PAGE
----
Written by Christiaan Grutz
The past days of Lent have been both a struggle and a joy to me. This season began normally enough: I prayed about what plans God had for me for Lent. From what should I fast? As I prayed, I felt an urge to depart from God’s presence and check for any updates and news for Civil Air Patrol. I knew at that moment that the thing God had for me to do was to relinquish my constant need to do something. Therefore, my Lenten practice this year is primarily to give up checking my email more than twice per day. Once in the morning, once in the evening. This is a hard thing for me. Not due to an obsession or addiction to my devices, but rather because I have a need to be busy.
As a cadet in the Civil Air Patrol USAF Auxiliary with multiple positions of authority, which demand large chunks of my time, as a student, and simply as a teenager who conducts life, one thing shows through always: my drivenness. From the day I could walk, my parents said I had a purpose. Even still as a fifteen-year-old, I must always be active. I must always achieve. I must always be a go-getter. It makes me feel good about myself. My self-placed need to be busy connects to my image. I must always appear perfect and impossibly capable of everything. The thoughts through my heart appear something like: If only I can do this thing, I can feel better about myself. If only I can achieve this thing, I’ll be worthy. As if I could possibly earn anything of eternal value from any of it. My drive to finish the task, to situate the issues, has so far, been my downfall.
The further I progress into Lent, more exacting it has become. Not only because I am now trying to rush into getting everything done before the evening is up, but because I now have even more to do than when I started. I am stressed and tired and I feel insufficient for my duties. I am weary. God has given me the key. He gave it to me a very long time ago, delivered by the worn old hands of Moses, and engraved into a tablet of stone. His fourth commandment to the people of Israel read: “Remember the Sabbath and keep it holy.” Rest.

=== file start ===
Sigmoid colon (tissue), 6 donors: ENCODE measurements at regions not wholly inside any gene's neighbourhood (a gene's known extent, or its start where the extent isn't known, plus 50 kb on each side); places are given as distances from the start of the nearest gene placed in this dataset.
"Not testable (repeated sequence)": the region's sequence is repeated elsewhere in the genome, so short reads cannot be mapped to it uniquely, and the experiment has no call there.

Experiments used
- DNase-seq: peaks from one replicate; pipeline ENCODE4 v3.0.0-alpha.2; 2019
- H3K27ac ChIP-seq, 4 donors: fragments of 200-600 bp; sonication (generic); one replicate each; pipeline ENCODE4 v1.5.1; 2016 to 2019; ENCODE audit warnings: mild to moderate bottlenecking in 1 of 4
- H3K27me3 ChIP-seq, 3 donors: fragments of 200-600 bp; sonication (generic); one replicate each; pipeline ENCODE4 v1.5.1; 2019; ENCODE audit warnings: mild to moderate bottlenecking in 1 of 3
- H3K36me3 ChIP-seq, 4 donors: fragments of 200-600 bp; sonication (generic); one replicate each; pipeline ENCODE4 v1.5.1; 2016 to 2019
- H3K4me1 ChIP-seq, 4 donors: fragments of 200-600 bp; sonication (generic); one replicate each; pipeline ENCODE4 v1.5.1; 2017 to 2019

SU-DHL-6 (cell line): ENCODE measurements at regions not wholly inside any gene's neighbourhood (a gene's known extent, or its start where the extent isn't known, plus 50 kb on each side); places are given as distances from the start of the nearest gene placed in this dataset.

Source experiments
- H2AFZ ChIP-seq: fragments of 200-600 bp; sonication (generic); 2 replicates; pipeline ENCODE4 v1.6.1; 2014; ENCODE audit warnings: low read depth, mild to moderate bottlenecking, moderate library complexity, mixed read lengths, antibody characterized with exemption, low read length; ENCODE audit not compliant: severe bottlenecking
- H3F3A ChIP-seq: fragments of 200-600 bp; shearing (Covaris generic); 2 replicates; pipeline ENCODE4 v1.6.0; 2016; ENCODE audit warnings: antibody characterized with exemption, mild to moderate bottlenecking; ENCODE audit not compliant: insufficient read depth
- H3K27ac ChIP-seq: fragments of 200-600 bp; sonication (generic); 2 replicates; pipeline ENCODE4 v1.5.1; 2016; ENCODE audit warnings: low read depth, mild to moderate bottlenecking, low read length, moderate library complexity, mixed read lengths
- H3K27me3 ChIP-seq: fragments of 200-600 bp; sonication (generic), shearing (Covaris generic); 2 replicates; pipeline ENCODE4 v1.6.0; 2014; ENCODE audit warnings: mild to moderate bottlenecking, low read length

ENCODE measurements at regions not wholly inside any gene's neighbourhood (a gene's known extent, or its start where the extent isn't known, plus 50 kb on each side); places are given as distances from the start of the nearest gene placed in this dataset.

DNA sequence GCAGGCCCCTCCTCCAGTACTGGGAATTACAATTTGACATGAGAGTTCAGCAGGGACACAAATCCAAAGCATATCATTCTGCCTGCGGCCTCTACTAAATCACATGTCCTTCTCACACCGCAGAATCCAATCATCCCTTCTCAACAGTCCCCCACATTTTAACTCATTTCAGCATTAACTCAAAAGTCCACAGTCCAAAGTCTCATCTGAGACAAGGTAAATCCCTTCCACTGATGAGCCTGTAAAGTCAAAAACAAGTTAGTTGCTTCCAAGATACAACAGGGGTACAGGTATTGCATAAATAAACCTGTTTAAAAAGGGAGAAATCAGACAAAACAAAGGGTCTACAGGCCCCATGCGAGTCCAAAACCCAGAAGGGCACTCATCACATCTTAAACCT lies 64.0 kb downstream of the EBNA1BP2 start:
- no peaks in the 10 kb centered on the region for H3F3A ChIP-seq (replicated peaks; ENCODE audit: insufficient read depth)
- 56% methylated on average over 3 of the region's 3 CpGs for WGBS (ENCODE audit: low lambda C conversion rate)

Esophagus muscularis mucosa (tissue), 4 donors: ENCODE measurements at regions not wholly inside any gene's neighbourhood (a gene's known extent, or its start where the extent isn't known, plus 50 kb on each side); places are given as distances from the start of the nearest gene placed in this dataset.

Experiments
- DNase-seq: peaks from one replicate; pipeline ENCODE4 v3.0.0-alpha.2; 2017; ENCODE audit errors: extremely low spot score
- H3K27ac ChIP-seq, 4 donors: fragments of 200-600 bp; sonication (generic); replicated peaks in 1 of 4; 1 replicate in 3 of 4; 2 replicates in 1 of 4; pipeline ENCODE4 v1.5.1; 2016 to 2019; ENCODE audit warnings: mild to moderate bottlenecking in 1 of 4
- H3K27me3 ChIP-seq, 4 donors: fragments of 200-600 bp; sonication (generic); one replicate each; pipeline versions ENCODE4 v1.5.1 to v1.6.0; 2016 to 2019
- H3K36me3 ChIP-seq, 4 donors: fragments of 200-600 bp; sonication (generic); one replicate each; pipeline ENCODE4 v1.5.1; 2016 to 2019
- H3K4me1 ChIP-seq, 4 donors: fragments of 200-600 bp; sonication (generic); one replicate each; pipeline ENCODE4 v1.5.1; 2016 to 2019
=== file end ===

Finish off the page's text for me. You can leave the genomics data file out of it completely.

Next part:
Learning how to rest has been a struggle, but it is a joy to me that God is revealing all the things that I miss when I fill my heart and mind with things. I am a slave to the slothful ways of busyness. Busyness in image and bearing. Slothful in spiritual actuality. I have been educated in the fact that rest is just as much a duty as my school and Civil Air Patrol activities. I pray that the Lord will continue to illuminate the actively restful life, while also abiding with Him in my daily tasks. To rest is my duty. Lord, I will make every effort to enter that rest which you have provided.
“Take My yoke upon you and learn from Me, for I am gentle and humble in heart, and you will find rest for your souls.”